Traveling by RV on the highways and byways is a great way to see the country. The sense of freedom and beauty of the scenery makes this the only way to go. But if your route requires traversing a major metro area, that freewheeling feeling may disappear. City driving in an RV poses several challenges, especially if you’re driving through a large downtown city core.
Some travelers might say that they never route through large cities, opting to circumnavigate big towns by using ring roads or other bypasses. But the fact is that several major attractions — from sports stadiums to renowned museums — lie within major cities. The same goes for some Good Sam Parks, which give RVers the advantage of staying close to metro attractions. Although some of these sites are close to major highways and interstates, RVers still have to navigate the dense urban traffic to reach these destinations.
In addition, drivers can inadvertently end up in downtown centers. It can happen if you miss a turn, get rerouted because of an accident, receive inaccurate directions from your GPS or pass through the city because it’s the only route. I can speak from firsthand knowledge. I ended up in downtown San Francisco after missing a single lane offramp with a sign displaying, “G.G.B.” I also have been routed through Chicago’s core. Once, I squeezed my way through the narrow streets of Old Quebec City, thankfully with a 96-inch-wide motorhome instead of today’s standard 102-inch vehicle. And there’s always the possibility of a technical issue — say, a flat tire — that forces a driver to pull off in a big town. Believe me, it can happen.
Twists in Big Towns
So, let’s look at some of the challenges that drivers face in cities and cover some of the skills and best practices needed for a trouble-free trip.
Entering a city environment can be quite a contrast for drivers who’s just spend hours on a wide-open highway. Instead of tall trees lining the road, towering glass buildings cast dark shadows on the asphalt as you weave your way through the city center. A network of narrow lanes lined with parked vehicles churns with heavy stop-and-go traffic. Combine this with the need to navigate while other drivers fail to yield for a needed lane change, and you’ve got your hands full.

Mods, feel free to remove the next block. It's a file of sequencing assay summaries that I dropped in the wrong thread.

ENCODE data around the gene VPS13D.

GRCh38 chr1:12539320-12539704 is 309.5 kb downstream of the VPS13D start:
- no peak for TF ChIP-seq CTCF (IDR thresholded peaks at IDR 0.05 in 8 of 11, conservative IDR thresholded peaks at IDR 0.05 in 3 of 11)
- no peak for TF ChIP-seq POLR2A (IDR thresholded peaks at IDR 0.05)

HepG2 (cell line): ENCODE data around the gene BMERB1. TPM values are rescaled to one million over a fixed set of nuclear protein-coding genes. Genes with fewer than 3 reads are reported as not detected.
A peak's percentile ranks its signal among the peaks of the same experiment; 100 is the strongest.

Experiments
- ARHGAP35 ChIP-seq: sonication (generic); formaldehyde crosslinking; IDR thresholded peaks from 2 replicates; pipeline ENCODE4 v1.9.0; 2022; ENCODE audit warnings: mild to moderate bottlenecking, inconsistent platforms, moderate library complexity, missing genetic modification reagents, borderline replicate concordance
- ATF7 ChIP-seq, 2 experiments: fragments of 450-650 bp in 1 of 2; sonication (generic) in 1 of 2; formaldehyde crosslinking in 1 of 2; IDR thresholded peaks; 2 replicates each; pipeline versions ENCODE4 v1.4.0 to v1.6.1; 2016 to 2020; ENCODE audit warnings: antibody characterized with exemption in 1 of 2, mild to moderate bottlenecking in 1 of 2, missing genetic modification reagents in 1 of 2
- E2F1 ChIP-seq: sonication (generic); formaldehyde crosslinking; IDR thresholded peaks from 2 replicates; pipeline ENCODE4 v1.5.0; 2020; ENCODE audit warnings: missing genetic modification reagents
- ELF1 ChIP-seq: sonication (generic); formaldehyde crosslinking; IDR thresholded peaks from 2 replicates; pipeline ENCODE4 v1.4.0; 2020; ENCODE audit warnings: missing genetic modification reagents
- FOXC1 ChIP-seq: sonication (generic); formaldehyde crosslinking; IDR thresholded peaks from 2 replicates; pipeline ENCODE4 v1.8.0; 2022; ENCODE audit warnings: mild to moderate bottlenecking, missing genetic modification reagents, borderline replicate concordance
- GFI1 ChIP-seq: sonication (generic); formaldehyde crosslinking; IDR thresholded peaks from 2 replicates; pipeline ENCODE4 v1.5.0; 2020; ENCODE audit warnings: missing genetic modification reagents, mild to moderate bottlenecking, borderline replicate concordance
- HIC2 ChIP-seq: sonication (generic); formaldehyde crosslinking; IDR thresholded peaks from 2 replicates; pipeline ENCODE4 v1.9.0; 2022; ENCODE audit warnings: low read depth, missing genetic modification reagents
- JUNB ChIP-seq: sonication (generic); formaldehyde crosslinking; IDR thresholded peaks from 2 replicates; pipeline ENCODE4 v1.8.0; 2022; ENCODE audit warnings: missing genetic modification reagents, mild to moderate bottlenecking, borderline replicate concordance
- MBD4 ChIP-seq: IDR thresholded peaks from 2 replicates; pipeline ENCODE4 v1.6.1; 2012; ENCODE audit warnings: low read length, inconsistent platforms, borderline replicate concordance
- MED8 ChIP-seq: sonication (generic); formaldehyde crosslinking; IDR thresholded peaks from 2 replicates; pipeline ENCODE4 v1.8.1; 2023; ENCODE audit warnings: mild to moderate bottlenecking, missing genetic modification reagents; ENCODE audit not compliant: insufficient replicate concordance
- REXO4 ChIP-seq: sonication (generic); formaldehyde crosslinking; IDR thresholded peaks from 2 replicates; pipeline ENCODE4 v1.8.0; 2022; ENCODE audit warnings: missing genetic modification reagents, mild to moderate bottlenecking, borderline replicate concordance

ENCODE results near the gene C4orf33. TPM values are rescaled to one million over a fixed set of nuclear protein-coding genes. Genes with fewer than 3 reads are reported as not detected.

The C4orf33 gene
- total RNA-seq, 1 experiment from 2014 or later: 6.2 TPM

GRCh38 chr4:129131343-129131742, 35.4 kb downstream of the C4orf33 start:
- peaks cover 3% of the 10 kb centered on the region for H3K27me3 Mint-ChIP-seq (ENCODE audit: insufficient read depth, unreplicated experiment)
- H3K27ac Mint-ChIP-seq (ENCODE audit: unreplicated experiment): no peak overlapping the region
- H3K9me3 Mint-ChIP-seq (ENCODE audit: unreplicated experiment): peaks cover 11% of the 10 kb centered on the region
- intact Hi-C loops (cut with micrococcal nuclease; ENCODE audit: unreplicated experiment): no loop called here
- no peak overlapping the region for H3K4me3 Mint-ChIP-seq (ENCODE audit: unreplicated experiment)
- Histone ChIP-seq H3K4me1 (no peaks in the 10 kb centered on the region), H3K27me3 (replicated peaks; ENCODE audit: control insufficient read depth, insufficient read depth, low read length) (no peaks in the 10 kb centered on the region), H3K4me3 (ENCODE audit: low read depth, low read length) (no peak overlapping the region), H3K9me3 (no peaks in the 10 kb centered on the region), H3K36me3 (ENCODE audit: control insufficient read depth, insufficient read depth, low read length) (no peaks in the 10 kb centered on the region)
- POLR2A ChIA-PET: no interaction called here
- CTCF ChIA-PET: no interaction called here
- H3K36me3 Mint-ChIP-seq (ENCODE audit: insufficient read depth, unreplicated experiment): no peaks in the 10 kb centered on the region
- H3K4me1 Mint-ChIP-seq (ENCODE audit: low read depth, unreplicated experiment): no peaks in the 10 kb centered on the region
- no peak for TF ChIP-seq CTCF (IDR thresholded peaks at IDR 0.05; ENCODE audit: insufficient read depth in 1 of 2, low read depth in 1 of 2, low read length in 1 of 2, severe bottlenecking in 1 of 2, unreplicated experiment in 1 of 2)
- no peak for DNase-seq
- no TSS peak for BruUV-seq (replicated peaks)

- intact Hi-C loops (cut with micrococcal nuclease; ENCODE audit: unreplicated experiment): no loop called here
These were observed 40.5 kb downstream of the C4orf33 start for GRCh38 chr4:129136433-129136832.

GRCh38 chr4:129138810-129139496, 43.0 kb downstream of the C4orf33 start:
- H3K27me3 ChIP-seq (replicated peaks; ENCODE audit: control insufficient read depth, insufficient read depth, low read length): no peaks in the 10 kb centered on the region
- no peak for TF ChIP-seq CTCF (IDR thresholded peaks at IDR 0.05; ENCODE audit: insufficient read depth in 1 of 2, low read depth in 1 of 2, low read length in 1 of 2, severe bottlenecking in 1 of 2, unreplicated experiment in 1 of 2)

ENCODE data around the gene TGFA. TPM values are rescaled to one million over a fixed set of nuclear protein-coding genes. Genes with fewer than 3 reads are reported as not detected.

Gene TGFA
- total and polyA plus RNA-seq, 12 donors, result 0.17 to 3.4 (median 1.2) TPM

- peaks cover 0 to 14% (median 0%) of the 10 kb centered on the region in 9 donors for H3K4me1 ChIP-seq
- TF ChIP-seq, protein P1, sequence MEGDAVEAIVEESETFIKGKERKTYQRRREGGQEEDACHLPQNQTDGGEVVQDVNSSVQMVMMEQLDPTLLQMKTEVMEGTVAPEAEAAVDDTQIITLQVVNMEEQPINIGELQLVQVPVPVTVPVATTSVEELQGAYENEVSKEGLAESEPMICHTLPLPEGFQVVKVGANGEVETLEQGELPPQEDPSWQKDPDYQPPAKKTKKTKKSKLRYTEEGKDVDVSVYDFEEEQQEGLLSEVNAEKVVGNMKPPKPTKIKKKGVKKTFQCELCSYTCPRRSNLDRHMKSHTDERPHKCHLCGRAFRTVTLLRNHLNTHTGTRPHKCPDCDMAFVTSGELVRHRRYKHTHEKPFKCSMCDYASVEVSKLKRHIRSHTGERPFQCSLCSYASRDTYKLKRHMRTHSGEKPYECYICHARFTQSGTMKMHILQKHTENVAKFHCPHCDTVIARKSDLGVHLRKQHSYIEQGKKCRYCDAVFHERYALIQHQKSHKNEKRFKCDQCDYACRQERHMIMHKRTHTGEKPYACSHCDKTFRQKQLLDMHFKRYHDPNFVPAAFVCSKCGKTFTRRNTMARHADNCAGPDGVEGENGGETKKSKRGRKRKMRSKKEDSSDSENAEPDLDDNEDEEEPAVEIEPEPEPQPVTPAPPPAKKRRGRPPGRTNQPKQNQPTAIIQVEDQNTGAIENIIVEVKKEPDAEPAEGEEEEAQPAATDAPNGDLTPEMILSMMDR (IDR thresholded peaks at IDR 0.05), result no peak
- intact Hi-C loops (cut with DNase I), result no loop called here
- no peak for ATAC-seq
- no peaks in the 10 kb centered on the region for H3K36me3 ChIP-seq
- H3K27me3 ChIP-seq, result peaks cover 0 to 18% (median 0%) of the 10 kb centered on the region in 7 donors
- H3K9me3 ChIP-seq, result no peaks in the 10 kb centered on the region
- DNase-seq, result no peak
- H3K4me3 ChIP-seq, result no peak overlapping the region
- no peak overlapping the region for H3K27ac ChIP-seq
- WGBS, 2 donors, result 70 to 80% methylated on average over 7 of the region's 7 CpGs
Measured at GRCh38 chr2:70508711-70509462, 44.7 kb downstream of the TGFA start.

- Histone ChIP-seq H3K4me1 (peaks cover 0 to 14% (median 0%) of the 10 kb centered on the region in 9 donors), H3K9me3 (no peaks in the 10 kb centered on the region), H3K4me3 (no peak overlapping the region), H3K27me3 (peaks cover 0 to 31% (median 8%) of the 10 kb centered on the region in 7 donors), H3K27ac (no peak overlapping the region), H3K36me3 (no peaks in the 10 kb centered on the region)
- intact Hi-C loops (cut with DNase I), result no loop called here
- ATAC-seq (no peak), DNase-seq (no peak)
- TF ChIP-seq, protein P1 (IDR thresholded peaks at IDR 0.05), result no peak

RVers can make some smart choices when traveling down densely packed main streets. On the four-lane roads, the inside lane closest to the street center often is the safest route for large vehicles. This keeps RVers clear from parked vehicles on the right. You don’t want to sideswipe a car that’s clumsily parked a foot from the curb. In addition, running closely to lines of parked vehicles heightens the risk of the need to stop or swerve to avoid pedestrians in the area.
The length of your RV comes into play when advancing across an intersection at a stoplight. Remember that you must allow enough time for your RV to clear the intersection without impeding the cross-traffic when the light changes. Don’t chance it on yellow lights.
Rights and Lefts
Negotiating a turn on a city street can be tricky. If you have a reasonably long coach, right turns may be a particularly tough challenge. You need to make a wide turn to clear the inside curb or parked vehicles. If the road you want to turn onto is too tight to attempt, prepare to carry on and take the next available left turn. Then take the next two left turns to finally get on the desired street. Left turns are much easier to carry out as they provide a wide turning area. Three left turns equal one right turn in a grid-patterned street network city.
Motorhome drivers must be aware of their vehicle’s rear-end counter swing. That is the lateral counter swing of the rearmost portion of the coach that moves outward when the steering axle is turned and driven in the opposing direction. The amount of lateral movement is subject to the vehicle’s wheelbase, the distance from the drive axle center to the back of the coach and how much a steering angle is applied. If a vehicle is located very close to the rearmost side of your RV, the coach may strike it if you steer too sharply in the opposite direction. Be aware and observe the clearance of the rear of the coach on the outside of the turn.
Also, be aware that abrupt start-and-stop traffic often is the norm in many big cities. These traffic movements can give your brakes — and your nerves — quite a workout. Maintain your focus and “go with the flow” until you reach your destination.
Common Sense and Safety
Security is always an important measure when traveling. You would probably not drive your car in an urban area with unlocked doors. An RV is no different. Lock your doors and if someone approaches to communicate with you, do not open the door. Speak to them through a window.
If you are merely trying to get through a busy city, it might be better to try and go around it. While it may add extra miles, it may be worth it and less stressful. Also, an alternative might be to locate and follow the truck route if such is available. These generally have a lower traffic volume and offer roads that provide a wider turning radius area to maneuver through as well as guaranteed adequate overhead clearance.
Apply some of these tips for your next urban adventure. Those rural winding country roads look better and better.
Peter Mercer – Life In The Big City